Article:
Emotions and feelings play a crucial role in economics. Estimates of consumer and business confidence are crucial inputs into any forecasting exercise. The role of expectations has held centre stage in macroeconomics since at least the 1930s. In academic economics, the revolt against Keynes was born out of something called rational expectations, a way of thinking about human behaviour that tore the macroeconomics profession apart. What we do know is that how we feel about the future often defines it.
Economists are often criticised for the way they model behaviour: their assumptions are ridiculed for their lack of realism. Some of these barbs are well deserved.
Robert Shiller, the Yale professor who coined the term "irrational exuberance", forecast the dotcom crash in the early years of the last decade and also called the sub-prime US housing market slump. A small band of like-minded economists has built a new field of study called behavioural finance. Shiller has complained that when he gives seminars on all of this, no other macroeconomists bother to turn up.
We should not underestimate the scale of the challenge involved in trying to incorporate into our models the complexities of how we form beliefs and why we behave as we do. But some progress has been made. Game theory, which has been around for decades, is all about behaviour and has been successfully applied in a wide range of policy-oriented areas. The insights of behavioural finance are seeping into mainstream thinking. Nobel prizes have been awarded to scholars in the field.
Beliefs and their associated behaviours affect the economy and help determine the growth outlook. Think about the situation regarding the Irish consumer. Given high unemployment, ever higher taxes, negative equity and all of the other headwinds that are so familiar, it is easy to explain why consumers have been so cautious – the retail sector has been weak simply because the money isn’t there. Attention is focused on the inability of so many people to service their mortgages; surveys show that many people have very little discretionary income.
All of this is true, but is it the whole truth? The Central Statistics Office has just published data on how much we save. The proportion of our disposable income that we save was 10.2 per cent in 2012. In 2002, it was a shade under 6 per cent. As soon as the financial crisis hit in 2007, our savings rate shot up to just over 16 per cent. Out of total disposable income of €87.1 billion, we save a fair chunk. Why?
Clearly, a lot of this "saving" is just debt being paid off. But have we slipped into irrational pessimism? Fear of the future – or maybe just a reaction to the unrelenting gloom of the daily news flow – may have led some of us to save more than we would normally do. This is where the debate over austerity hits hard: if the Government could somehow credibly convince us that this is the "last bite", I suspect that consumer behaviour would change. We would save just a bit less, spend a little more. "Credibly commit" are not easy words for politicians. Tim Harford has just published a book, The Undercover Economist Strikes Back, How to Run – or Ruin – an Economy, which covers all of this superbly. Interest rate policy is one area where credibility has been firmly established. We have handed over the levers of monetary power to technocrats in Frankfurt.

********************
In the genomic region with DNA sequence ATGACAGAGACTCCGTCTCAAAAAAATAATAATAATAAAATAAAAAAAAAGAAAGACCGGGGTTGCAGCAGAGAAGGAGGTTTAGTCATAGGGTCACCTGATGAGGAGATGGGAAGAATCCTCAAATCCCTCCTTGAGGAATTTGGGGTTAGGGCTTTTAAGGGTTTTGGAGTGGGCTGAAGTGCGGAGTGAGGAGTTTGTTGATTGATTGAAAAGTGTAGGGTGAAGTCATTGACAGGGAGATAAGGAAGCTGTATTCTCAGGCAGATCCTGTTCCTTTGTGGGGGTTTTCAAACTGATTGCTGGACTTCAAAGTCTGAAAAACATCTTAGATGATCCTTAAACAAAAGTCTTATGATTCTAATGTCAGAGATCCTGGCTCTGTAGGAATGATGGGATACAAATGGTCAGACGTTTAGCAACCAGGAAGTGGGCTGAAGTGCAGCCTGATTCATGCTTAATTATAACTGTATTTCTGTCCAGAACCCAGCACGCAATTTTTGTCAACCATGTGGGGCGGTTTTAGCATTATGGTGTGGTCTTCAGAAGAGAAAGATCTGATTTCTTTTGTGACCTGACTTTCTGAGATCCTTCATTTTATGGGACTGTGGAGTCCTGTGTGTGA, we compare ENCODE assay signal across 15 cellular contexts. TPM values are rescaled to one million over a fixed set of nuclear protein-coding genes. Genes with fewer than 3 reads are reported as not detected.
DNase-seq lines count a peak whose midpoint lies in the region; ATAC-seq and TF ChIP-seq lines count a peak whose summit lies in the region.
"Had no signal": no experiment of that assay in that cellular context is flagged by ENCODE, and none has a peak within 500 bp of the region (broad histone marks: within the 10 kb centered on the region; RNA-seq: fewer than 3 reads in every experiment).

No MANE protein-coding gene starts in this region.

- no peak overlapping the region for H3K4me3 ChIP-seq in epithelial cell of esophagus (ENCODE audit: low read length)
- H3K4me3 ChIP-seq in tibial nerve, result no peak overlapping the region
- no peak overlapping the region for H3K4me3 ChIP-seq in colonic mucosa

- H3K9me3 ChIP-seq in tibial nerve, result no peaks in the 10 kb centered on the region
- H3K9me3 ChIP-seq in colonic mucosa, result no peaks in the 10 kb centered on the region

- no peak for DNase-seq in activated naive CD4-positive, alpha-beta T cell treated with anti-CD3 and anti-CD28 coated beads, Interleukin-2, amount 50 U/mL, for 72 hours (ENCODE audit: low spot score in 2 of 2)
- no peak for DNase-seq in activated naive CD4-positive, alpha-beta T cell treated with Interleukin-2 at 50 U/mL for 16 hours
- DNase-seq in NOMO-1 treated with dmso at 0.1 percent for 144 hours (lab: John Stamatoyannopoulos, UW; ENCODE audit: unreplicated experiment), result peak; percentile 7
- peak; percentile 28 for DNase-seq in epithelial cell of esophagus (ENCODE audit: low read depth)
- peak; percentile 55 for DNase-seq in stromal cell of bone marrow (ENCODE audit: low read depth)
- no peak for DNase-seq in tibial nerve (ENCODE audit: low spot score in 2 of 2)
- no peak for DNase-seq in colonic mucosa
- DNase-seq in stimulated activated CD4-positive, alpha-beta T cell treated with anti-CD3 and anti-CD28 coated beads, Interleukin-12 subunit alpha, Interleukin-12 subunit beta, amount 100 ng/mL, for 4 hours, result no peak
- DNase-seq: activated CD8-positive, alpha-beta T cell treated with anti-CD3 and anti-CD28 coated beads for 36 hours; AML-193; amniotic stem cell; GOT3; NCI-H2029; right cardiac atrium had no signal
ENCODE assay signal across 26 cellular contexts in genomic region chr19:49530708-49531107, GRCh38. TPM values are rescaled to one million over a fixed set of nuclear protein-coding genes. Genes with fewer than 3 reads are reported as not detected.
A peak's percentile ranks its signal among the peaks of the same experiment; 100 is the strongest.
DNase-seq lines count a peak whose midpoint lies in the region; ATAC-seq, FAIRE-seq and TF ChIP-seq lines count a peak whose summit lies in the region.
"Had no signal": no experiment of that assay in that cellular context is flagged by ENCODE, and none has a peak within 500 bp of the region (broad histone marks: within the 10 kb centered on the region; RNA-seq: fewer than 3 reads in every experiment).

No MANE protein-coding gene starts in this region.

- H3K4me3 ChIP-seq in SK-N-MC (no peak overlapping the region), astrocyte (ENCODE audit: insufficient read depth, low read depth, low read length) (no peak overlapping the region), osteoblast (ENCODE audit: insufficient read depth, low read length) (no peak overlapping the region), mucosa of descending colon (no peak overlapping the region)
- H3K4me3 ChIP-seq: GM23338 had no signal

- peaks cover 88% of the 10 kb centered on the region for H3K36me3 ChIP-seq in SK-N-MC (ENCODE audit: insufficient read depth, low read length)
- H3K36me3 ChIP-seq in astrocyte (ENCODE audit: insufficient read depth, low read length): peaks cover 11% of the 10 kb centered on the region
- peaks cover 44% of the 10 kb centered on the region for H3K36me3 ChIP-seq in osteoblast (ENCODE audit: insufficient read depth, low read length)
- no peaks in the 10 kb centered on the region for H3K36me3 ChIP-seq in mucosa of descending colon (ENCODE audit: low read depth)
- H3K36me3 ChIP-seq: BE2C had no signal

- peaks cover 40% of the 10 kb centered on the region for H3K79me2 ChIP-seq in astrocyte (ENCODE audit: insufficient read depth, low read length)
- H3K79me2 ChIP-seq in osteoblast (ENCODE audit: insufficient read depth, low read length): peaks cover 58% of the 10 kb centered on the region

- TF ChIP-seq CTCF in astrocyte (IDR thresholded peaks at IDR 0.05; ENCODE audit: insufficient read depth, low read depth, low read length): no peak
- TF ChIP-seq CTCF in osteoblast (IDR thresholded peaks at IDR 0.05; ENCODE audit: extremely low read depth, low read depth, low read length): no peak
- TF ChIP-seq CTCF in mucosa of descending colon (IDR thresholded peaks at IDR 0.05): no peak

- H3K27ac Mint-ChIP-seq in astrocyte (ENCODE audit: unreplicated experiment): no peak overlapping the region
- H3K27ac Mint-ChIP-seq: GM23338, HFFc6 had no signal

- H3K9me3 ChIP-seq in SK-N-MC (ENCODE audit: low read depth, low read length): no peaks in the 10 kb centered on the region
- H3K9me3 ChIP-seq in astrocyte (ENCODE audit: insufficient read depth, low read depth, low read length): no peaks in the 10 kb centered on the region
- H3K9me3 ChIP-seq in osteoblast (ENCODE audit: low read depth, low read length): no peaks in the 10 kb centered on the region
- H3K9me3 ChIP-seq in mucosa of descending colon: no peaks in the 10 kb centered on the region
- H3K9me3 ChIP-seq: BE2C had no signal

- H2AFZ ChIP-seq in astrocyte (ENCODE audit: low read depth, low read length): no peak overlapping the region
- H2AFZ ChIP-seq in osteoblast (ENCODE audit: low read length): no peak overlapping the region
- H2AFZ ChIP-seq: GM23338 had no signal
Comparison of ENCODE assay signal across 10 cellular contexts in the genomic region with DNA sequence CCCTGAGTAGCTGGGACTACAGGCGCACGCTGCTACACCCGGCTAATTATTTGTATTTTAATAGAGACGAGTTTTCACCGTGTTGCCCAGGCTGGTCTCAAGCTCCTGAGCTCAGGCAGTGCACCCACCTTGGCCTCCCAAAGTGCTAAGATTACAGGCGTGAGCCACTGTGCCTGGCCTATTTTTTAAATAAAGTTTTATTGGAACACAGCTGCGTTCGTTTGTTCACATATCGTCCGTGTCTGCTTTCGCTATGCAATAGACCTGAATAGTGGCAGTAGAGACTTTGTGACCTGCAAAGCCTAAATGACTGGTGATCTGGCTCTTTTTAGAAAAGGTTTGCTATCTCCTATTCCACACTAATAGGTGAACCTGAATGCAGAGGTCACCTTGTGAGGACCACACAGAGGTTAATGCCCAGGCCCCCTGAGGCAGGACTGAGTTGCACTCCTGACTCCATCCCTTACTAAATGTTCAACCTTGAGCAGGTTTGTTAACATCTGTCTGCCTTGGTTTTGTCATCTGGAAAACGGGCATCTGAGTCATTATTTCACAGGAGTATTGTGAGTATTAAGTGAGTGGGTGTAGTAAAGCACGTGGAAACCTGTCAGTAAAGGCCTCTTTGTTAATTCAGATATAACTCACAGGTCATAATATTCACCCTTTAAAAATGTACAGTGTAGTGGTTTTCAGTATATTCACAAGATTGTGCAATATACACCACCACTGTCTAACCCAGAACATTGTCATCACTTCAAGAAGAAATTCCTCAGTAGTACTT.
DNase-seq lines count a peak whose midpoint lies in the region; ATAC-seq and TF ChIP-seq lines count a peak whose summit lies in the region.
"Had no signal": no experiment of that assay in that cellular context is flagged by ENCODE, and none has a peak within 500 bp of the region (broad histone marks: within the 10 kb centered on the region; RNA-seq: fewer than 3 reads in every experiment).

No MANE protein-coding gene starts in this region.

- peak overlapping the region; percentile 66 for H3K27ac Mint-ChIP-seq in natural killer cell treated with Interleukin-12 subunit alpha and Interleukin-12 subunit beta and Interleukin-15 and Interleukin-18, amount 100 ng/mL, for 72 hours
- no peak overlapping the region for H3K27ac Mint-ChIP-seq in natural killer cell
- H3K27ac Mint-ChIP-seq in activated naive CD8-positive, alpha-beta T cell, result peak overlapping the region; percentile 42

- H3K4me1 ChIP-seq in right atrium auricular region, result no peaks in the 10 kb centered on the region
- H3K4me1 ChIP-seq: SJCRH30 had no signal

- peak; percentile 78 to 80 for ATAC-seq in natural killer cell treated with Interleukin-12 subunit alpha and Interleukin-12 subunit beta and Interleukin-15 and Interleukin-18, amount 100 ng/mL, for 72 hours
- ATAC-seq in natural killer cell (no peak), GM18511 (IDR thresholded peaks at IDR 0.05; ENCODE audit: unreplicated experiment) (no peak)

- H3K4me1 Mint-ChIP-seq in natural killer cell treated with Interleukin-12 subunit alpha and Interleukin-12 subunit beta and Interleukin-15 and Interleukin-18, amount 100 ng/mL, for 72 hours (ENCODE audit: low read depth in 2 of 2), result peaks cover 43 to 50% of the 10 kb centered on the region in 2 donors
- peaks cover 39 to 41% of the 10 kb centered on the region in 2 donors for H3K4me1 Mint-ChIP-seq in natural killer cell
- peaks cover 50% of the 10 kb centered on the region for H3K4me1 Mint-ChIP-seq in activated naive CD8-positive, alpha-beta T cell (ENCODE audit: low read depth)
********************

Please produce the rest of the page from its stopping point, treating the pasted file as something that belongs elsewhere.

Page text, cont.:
Once we understood – believed – that inflation would never be allowed to take off again, our behaviour changed in quite dramatic ways. But the design of those credible commitments needs to be done with care: Harford likens the design flaws of the euro zone to the ones contained in the Doomsday Machine in the movie Dr Strangelove: ". . . that is the problem with commitment devices: if something goes wrong and a crisis happens anyway, the commitment device guarantees that it will escalate into Armageddon. Unfortunately we have an important parallel in economics: it's called the euro zone".
Consumers and businesses need a sense of stability, a credible reason to believe that the worst is over, at least domestically. Obsessing over largely irrelevant budget minutiae is damaging.
The bigger picture, which is improving, is all important. Anything that Michael Noonan can do to encourage us to
believe in ourselves would be extremely powerful – and probably do more for
the economy than any trivial budget measure. Confidence, right now,
is all important.